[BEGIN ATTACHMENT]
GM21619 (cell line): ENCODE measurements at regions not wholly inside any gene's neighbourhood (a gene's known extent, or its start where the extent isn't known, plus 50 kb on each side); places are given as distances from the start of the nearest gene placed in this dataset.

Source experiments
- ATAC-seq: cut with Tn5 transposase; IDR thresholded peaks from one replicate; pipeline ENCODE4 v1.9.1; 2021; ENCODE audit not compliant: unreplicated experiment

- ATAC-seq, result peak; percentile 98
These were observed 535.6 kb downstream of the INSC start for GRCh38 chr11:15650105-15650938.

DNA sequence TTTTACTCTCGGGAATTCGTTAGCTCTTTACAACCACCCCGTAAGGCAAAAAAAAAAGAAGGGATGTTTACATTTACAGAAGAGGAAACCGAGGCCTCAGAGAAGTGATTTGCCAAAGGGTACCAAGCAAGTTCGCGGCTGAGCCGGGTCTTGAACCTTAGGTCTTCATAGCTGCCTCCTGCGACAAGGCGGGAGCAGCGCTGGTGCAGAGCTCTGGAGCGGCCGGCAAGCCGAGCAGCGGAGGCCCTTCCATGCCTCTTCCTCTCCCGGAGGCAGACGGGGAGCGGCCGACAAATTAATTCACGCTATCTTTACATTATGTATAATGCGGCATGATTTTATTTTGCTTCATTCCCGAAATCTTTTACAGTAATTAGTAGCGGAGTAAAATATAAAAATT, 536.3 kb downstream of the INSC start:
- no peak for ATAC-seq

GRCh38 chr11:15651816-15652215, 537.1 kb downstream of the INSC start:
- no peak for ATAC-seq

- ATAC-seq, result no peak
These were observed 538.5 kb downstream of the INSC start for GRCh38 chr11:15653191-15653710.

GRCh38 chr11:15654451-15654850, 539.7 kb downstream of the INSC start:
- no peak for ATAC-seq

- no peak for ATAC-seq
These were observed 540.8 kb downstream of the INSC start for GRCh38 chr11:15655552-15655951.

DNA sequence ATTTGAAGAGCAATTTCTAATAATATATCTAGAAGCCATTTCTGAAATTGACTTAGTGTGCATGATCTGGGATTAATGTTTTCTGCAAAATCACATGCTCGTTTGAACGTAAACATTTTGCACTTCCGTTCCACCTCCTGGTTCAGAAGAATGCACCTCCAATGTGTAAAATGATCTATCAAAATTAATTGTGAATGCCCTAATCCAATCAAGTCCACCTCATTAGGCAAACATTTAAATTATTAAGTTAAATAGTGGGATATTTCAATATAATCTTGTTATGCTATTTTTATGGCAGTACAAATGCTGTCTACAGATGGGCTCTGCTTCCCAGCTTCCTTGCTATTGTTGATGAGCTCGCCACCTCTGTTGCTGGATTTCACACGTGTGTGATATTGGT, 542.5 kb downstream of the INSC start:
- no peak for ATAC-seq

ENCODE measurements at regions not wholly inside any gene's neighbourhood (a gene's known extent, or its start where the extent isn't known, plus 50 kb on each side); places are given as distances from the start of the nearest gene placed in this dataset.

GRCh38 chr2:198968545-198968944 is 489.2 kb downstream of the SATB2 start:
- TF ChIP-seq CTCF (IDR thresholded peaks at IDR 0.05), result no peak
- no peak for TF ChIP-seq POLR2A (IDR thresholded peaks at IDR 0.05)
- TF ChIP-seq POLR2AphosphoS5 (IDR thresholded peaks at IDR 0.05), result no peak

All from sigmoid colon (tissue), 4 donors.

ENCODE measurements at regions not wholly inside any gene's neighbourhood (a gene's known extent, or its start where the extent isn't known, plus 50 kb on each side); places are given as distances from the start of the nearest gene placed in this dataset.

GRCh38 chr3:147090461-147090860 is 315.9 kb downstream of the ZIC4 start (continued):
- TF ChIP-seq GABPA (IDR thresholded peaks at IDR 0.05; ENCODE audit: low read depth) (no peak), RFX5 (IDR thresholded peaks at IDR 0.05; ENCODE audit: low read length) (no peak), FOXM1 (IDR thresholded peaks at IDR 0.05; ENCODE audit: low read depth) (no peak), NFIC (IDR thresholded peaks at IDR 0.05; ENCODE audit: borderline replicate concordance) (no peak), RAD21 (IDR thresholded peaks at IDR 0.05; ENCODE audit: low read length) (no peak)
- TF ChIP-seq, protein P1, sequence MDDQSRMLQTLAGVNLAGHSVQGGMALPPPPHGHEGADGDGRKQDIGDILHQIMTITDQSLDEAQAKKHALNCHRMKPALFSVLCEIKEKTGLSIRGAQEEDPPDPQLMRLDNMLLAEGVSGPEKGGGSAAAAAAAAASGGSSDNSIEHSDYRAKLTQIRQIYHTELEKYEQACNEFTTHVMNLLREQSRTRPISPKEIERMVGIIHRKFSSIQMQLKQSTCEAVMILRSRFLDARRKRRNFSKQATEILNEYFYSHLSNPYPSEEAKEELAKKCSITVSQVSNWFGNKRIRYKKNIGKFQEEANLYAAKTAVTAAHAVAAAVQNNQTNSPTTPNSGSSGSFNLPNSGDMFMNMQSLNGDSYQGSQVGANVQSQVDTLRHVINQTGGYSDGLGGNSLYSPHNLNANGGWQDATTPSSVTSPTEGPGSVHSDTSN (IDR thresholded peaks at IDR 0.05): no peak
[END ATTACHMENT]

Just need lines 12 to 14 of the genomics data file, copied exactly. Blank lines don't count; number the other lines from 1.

GRCh38 chr11:15654451-15654850, 539.7 kb downstream of the INSC start:
- no peak for ATAC-seq

- no peak for ATAC-seq